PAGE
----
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Art Basel Unlimited 14-17 June 2018

GEORGES MATHIEU

HOMMAGE AU CONNÉTABLE DE BOURBON

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GEORGES MATHIEU (1921–2012), GESTURE, SPEED, PERFORMANCE


Hommage au Connétable de Bourbon

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y eliminating the three major references normally used in painting, namely, nature, aesthetics and the sketch, the painting process would allow for a greater rapidity of execution which would however in no way be considered an advantage, a quality or a criterion.” – Georges Mathieu 1.

After having studied English and Law, Georges Mathieu decided to become a painter, selftaught, at the age of 21. ˝For me, painting is a sacred enterprise. Since 1942, it has become the purpose of my existence […]. In 1944 I had the revelation that, to exist, painting did not need to represent anything. It was therefore after deep reflection on aesthetics that I decided to practice non-figurative painting, reaching this decision not by a formal path, but by a spiritual one.˝ 2 Mathieu invented a form of painting called Tachisme, a type of action painting expressed by means of an intuitive and improvised act of painting guided by emotion: ˝ …One makes a spot, because one feels the need of a certain surface of colour on a given part of the canvas because it is the most direct means of putting the brush to the surface of the canvas with a greater or lesser degree of violence…”

”I decided to practice non-figurative painting, reaching this decision not by a formal path, but by a spiritual one.”

The young Artist gave up teaching English in order to become a painter while, at the same time, working as a public relations officer in an American maritime company. From 1947, he moved to Paris and participated in the Salon des Réalités Nouvelles where he presented paintings composed of abstract forms and spots, sometimes drawn straight out of the paint tube. He declared in a sort of manifesto that: “Freedom is emptiness”. He later showed his work at the Salon des Surindépendants where his canvasses attracted a great deal of attention, and particularly that of the art critic JeanJosé Marchand who described his works as “very lyrical, extremely moving and, I think, capable of genuinely touching the public even though they seem not to represent anything in particular” 3! At this point, Georges Mathieu invented, theorized and promoted what was to be called l’Abstraction lyrique of which he defined the four main criteria:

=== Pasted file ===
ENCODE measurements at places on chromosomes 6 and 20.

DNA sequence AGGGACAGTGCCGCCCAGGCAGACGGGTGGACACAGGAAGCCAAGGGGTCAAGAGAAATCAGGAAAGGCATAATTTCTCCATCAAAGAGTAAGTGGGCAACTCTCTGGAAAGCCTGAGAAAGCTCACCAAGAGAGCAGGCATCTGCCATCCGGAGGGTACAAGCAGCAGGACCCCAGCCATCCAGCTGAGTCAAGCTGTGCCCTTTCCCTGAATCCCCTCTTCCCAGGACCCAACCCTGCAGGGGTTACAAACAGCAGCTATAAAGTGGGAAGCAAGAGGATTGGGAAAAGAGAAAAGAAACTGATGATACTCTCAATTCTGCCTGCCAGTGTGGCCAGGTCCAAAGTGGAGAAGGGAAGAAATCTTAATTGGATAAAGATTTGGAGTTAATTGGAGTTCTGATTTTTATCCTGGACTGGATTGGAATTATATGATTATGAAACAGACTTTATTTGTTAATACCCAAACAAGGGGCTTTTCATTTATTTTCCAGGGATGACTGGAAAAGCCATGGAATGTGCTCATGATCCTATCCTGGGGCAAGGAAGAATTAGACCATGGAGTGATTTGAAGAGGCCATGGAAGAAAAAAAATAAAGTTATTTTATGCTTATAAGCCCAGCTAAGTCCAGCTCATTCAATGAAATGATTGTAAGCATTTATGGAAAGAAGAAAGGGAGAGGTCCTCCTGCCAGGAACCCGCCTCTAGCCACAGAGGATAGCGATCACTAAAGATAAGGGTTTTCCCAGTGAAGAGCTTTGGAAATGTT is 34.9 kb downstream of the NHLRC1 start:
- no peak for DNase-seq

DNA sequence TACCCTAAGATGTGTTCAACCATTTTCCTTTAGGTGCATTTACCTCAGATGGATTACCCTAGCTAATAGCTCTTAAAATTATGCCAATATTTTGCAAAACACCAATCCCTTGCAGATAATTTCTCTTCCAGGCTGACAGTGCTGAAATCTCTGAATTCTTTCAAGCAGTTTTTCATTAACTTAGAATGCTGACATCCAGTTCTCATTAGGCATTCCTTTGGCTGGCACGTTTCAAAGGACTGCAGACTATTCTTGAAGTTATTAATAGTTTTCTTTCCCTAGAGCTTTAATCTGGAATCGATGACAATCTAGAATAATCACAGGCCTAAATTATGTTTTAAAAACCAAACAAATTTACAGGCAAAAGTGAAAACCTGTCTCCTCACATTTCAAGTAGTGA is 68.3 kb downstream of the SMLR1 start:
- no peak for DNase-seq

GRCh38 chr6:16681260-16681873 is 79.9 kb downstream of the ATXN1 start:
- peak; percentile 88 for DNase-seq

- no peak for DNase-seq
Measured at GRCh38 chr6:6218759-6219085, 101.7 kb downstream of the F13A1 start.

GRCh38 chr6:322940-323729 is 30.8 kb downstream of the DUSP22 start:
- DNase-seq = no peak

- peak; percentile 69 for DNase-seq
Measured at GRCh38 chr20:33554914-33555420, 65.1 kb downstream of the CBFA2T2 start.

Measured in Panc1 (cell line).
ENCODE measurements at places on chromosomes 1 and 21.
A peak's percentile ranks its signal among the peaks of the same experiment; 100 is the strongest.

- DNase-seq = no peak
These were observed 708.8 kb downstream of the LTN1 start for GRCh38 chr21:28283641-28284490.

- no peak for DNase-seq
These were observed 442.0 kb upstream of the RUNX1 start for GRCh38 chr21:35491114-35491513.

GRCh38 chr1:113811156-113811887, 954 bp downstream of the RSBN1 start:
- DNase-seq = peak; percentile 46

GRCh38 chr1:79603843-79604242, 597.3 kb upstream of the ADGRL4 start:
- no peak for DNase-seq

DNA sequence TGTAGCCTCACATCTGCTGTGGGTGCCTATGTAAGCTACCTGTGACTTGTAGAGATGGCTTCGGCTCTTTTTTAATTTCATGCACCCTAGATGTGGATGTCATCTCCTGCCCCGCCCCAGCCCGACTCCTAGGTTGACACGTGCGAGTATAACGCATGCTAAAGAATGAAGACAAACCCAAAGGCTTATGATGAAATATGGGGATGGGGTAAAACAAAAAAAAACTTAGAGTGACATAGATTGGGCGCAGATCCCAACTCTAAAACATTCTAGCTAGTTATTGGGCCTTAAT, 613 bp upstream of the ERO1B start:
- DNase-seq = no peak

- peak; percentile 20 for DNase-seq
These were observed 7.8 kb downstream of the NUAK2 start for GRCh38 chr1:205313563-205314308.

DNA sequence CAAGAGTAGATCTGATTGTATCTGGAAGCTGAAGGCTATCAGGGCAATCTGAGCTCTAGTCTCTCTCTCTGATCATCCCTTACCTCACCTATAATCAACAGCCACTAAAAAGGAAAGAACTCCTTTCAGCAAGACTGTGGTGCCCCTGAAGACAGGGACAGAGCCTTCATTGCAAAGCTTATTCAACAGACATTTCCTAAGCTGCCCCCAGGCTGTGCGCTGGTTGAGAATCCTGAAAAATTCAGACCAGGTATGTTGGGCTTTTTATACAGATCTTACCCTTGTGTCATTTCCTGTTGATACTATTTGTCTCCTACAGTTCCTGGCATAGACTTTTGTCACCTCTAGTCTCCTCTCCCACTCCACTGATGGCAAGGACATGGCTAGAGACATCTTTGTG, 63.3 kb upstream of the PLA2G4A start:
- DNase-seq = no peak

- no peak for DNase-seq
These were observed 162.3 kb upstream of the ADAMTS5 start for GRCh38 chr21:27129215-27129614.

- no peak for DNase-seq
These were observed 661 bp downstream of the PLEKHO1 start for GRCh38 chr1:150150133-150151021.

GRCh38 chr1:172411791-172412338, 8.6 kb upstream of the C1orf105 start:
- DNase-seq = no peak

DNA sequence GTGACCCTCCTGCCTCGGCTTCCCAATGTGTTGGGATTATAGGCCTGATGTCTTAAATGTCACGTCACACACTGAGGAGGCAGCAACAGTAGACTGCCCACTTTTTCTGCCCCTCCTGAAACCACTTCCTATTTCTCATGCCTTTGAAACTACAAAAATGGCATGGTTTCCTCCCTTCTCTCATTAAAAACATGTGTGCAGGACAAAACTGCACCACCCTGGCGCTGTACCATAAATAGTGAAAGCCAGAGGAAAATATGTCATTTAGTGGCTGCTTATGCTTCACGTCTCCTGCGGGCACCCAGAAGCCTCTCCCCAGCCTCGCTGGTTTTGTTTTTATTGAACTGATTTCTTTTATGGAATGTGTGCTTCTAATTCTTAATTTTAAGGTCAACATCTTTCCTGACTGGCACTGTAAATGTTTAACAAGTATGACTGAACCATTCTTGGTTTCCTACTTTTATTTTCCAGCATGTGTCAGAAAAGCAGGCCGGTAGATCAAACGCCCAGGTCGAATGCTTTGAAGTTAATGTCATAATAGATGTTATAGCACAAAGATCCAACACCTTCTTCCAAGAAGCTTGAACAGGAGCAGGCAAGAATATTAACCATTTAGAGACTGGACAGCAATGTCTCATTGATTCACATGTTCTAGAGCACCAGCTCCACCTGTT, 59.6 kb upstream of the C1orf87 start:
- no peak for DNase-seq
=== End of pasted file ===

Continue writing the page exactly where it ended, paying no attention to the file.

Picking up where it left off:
• Primacy to be given to the speed of execution, • No pre-existing forms, • Absence of premeditated movements, • Need for a trance-like state of concentration. From then on, with great energy, impetuosity and passion, he dedicated himself to imposing “an abstraction which is not limited by rules, dogma or canons of beauty, an open abstraction, that is free”. He said that ”calligraphy, which is by essence an art of signs, has freed itself from the literal significative content of writing, to become only the direct power … /… of meaning.” 4

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Hommage au Connétable de Bourbon

… /… From the end of the 1940s, Georges Mathieu was the first person to cultivate a link be-